Ann . . .
I prefer to be called Mushroom Annie.
Alright, then—Mushroom Annie, we’re here today to discuss a matter of serious concern that has come to our attention.
Go ahead. But please make it quick. A cold front is coming in next week, signalling the approaching end of mushroom season.
Uh, yes . . . I see that you understand already.
Your family and friends are worried about you. Your studio floor is covered with drying fungi, your dehydrator is churning out dried fungi, your front steps are littered with all manner of disgusting fungi, yet you persist in going out every day for more mushrooms. Does this not seem a touch worrisome?
Not at all. Why should it?
Well, for one thing, what about your friends? Are you not concerned that you might be neglecting them?
I have friends in my mushroom club, the Sunshine Coast Society for the Hunting, Recognition and Observation of Mushrooms (that’s SHROOM for short). Silas, my dog who accompanies me on all my forays, is my good friend. Even the forest fungi are my friends.
Listen, Ann . . . I mean Mushroom . . . oh, dammit, you know who I mean! You’re obsessed! You’re living a one-track life! You’ve allowed mushrooms to assume an importance beyond their worth! I’ve learned that you’re not even spinning in the evenings anymore! That time in front of your spinning wheel used to be sacrosanct—can’t you see what’s happening to you?
I miss spinning, I really do. But I keep finding Lobster mushrooms, and people keep giving me more, and they have to be pared before they go rotten. And speaking of Lobsters, I’ve already made concessions. My husband banned me from cooking the parings inside, because it made the house smell like, well, rotten lobsters. That was a major factor in my decision to turn our guest cottage into a mushroom studio.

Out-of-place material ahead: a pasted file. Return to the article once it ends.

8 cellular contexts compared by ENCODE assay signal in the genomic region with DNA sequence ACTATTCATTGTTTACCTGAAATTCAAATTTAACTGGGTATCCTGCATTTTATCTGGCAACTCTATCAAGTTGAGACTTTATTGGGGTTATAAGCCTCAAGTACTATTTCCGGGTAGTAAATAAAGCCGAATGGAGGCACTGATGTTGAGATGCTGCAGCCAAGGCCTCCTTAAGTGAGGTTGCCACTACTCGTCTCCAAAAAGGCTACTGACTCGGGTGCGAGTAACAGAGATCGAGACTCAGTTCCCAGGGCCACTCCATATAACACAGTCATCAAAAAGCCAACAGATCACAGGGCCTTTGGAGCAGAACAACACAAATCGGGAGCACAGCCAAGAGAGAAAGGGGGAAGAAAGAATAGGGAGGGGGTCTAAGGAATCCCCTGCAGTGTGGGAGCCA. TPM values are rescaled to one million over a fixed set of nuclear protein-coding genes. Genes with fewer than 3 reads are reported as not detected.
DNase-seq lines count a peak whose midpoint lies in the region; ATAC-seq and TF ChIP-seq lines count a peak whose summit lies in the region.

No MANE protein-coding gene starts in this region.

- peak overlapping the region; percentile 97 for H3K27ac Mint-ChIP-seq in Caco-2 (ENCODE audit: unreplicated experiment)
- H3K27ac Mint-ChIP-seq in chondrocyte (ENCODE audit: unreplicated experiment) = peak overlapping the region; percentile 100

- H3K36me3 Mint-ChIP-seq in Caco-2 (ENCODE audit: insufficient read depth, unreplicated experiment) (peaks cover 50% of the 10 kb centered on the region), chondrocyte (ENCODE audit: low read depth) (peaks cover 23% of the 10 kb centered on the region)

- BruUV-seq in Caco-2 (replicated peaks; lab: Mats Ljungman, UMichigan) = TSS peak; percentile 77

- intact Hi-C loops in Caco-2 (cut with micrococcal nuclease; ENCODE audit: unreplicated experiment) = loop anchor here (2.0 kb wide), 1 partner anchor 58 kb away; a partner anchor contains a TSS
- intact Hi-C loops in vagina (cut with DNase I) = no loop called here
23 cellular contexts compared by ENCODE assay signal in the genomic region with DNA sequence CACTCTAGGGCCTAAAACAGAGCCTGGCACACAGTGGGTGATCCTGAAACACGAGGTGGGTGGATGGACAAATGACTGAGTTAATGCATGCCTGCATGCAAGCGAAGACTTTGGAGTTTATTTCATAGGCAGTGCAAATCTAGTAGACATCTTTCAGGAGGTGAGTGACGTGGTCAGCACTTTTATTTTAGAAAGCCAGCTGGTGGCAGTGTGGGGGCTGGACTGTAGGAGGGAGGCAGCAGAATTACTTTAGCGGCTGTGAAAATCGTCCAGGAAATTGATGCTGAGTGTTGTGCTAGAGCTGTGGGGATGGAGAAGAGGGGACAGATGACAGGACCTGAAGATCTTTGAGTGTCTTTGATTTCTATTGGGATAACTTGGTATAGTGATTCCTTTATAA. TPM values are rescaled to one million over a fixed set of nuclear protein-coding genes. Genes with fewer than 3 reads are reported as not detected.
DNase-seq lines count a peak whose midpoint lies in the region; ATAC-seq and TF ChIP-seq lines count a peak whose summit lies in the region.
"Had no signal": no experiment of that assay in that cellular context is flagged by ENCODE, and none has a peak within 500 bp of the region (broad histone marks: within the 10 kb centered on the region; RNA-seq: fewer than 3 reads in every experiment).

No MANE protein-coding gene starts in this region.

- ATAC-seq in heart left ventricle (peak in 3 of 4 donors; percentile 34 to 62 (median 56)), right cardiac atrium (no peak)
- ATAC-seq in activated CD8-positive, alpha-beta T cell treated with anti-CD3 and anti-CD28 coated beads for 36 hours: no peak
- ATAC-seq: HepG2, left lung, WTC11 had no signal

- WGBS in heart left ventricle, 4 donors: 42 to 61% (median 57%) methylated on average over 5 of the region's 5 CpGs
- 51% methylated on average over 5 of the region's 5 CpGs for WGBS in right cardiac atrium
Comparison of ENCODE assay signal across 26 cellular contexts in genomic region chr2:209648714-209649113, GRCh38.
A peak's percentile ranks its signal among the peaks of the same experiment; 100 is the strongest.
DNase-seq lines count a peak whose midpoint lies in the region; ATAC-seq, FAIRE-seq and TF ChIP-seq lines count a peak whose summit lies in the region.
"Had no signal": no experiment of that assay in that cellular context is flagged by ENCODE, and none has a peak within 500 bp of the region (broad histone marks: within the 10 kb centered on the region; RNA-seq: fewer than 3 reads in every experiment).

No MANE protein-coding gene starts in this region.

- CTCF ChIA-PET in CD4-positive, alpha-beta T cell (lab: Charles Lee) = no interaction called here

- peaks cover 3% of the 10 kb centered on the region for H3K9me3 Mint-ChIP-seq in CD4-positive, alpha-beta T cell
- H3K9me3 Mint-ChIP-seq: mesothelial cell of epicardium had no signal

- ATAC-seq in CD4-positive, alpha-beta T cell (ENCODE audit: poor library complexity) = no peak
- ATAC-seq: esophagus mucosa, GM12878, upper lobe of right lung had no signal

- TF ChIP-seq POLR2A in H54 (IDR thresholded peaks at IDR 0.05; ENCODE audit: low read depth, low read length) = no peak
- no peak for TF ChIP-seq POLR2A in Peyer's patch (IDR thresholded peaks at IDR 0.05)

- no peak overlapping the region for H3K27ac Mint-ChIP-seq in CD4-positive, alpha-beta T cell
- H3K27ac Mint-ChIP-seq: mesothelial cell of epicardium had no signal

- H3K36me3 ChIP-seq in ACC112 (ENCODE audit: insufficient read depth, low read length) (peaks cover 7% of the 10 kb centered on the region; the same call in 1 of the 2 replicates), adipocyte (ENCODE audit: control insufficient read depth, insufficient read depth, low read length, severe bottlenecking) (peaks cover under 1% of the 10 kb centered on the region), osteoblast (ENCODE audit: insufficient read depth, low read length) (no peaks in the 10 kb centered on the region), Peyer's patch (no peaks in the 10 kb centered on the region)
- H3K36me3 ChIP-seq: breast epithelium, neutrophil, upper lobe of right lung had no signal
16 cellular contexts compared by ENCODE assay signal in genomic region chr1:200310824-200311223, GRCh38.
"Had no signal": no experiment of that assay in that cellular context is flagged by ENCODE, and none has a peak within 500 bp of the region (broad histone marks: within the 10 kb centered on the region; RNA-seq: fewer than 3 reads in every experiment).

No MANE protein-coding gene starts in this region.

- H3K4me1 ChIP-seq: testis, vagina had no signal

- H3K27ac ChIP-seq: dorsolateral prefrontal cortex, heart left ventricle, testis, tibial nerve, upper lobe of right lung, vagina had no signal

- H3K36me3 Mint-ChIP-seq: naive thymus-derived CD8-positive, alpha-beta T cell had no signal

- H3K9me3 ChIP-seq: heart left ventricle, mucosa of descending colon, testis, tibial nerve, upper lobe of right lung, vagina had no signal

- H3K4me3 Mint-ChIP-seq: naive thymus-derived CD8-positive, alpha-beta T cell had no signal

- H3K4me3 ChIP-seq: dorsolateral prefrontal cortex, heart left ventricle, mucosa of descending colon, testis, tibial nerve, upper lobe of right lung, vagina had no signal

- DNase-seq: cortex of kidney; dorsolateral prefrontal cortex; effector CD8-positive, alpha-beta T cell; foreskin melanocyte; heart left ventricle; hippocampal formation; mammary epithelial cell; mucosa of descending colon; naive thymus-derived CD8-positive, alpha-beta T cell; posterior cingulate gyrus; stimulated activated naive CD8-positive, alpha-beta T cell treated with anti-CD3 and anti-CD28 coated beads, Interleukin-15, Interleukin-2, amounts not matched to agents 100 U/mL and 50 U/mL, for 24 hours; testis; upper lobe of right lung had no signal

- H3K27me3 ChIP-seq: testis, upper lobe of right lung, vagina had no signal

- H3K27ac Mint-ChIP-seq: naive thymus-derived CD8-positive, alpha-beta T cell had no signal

You gave up B&B-ing in favour of mushrooms? This is more dire than I thought. How have you let it come to this?
All I can say is . . . well, consider my latest foray into what I call my backyard: acres and acres of forest where Silas and I can hike for hours without any human contact.
At the start of the trail was this intriguing photo op—how could I pass it up? And it’s a dyer—a bonus!
Sulfur tuft flowers
Once we reached the day’s foraging spot, as I clambered over logs and squeezed under deadfall in search of Dermocybes, I saw this Lobster peeking through the duff, tantalizing me to inspect a bit closer. I picked it, of course, and looked around carefully, only to find five more of these beauties, all ready to offer up their pigment. Do you know how hard it is to obtain red from natural dye sources?
Hint of lobster
And all this before I reached my goal: Dermocybes! The satiny finish! The scarlet gills! The siren song! Irresistible.
I’ll admit to a surfeit of Dyer’s Polypore, but this little one was exhibiting such generosity! I’d already cut it back to the ground a couple of weeks earlier, and here it was, creating yet more pigment, just asking for another chance to give of itself. I couldn’t bear to disappoint it now, could I?
Phaeolus schweinitzii, second growth
That’s all very well, but if you must look for mushrooms, have you never thought about turning your attention to something useful? I’m talking about the ones chefs covet, the ones foodies rhapsodize about.
I have nothing further to say.